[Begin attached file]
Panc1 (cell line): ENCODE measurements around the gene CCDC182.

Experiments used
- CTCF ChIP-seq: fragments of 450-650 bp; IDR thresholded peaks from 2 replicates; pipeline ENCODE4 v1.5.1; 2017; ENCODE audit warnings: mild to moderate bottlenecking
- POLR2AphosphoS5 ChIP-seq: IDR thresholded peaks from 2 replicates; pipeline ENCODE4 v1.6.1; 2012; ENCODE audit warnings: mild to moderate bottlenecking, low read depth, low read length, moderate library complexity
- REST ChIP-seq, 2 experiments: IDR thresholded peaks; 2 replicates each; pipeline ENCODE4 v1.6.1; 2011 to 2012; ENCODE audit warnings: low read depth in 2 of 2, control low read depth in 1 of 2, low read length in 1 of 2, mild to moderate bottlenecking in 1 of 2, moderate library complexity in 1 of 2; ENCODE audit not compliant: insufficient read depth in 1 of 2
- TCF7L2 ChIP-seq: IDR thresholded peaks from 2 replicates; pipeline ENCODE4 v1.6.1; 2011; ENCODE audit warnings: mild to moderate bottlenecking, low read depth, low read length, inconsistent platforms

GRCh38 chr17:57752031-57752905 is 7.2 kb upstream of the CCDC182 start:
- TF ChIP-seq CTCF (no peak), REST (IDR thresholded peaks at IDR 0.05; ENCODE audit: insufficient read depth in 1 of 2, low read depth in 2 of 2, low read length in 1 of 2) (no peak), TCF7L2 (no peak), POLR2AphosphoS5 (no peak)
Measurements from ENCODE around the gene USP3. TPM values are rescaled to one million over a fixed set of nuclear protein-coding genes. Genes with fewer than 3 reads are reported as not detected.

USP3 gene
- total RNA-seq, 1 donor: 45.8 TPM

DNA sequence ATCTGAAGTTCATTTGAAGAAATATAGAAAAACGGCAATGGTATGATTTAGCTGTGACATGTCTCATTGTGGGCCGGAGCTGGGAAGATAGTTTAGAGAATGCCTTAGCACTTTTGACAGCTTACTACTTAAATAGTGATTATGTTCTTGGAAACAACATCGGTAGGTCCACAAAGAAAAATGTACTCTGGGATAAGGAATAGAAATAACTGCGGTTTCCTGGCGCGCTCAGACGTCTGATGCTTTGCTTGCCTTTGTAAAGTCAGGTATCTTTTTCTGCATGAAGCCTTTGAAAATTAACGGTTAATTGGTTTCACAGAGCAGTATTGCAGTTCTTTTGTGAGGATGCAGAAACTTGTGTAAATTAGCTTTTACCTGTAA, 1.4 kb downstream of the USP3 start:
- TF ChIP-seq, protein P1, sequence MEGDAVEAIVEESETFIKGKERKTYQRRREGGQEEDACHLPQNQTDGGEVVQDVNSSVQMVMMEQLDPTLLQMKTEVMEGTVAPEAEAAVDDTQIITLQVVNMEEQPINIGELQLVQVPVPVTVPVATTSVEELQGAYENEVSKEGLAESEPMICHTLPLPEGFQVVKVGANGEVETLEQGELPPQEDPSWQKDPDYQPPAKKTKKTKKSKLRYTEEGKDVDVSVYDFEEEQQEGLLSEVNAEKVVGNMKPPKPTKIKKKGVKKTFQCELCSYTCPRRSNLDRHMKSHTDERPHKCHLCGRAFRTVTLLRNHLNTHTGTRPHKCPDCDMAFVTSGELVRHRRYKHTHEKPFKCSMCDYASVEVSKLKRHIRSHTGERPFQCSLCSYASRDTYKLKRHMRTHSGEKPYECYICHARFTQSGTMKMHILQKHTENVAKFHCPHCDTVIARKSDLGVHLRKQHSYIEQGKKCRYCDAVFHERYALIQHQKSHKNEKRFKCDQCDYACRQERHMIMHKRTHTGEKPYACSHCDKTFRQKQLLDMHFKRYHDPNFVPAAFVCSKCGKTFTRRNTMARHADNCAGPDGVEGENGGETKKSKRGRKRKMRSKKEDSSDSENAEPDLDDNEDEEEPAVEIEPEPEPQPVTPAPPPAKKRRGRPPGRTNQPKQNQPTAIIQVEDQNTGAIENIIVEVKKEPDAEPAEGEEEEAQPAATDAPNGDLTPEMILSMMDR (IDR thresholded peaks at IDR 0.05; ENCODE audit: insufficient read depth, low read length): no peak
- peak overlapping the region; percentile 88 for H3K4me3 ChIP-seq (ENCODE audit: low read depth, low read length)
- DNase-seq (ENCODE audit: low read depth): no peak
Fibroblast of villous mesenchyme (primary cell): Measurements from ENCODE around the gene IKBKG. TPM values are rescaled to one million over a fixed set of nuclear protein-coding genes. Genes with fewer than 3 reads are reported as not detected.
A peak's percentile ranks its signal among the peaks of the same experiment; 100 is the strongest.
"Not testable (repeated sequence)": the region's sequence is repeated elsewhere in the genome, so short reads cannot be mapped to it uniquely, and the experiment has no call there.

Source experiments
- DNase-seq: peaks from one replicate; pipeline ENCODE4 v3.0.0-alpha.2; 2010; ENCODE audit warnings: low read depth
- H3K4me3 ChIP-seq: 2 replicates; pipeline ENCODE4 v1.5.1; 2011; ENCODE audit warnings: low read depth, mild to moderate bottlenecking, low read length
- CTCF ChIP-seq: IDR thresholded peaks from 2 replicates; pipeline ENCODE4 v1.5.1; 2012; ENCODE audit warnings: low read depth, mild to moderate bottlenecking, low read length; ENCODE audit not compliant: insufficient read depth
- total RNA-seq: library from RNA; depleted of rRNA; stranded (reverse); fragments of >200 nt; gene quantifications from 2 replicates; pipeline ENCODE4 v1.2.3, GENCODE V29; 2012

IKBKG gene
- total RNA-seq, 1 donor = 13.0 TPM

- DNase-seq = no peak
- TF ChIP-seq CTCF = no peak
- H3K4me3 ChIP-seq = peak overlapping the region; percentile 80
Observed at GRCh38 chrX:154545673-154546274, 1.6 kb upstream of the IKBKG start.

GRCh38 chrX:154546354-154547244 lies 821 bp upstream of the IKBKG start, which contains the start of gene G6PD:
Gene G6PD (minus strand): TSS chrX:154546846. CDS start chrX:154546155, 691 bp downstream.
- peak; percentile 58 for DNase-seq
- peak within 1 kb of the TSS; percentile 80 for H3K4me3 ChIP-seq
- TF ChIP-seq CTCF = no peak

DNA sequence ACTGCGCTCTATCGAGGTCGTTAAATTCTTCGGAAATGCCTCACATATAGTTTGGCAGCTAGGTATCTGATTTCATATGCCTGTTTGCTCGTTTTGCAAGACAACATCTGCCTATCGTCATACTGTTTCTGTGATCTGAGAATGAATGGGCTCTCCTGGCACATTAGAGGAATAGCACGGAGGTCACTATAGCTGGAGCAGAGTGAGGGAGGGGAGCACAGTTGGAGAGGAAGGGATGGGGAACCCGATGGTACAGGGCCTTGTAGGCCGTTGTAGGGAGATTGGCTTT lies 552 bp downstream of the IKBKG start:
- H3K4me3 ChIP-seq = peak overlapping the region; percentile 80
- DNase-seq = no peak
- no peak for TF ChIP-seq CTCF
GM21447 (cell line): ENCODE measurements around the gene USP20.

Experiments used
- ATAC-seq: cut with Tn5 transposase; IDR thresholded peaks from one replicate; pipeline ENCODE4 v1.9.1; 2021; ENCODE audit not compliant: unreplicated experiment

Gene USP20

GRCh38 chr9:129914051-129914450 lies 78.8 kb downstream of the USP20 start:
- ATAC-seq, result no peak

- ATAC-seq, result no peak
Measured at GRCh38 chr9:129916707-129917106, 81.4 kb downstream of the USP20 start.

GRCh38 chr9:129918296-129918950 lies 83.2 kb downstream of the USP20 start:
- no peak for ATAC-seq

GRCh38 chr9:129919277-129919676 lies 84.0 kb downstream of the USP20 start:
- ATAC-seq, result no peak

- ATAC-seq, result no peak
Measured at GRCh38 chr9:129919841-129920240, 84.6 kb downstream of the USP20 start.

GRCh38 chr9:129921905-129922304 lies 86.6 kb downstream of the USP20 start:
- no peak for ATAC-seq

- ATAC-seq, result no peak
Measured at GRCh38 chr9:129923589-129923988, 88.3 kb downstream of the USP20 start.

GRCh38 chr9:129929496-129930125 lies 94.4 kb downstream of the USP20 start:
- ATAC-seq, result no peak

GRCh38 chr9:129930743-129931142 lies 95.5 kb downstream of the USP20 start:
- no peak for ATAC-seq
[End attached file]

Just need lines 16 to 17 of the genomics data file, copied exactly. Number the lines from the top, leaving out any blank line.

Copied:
Fibroblast of villous mesenchyme (primary cell): Measurements from ENCODE around the gene IKBKG. TPM values are rescaled to one million over a fixed set of nuclear protein-coding genes. Genes with fewer than 3 reads are reported as not detected.
A peak's percentile ranks its signal among the peaks of the same experiment; 100 is the strongest.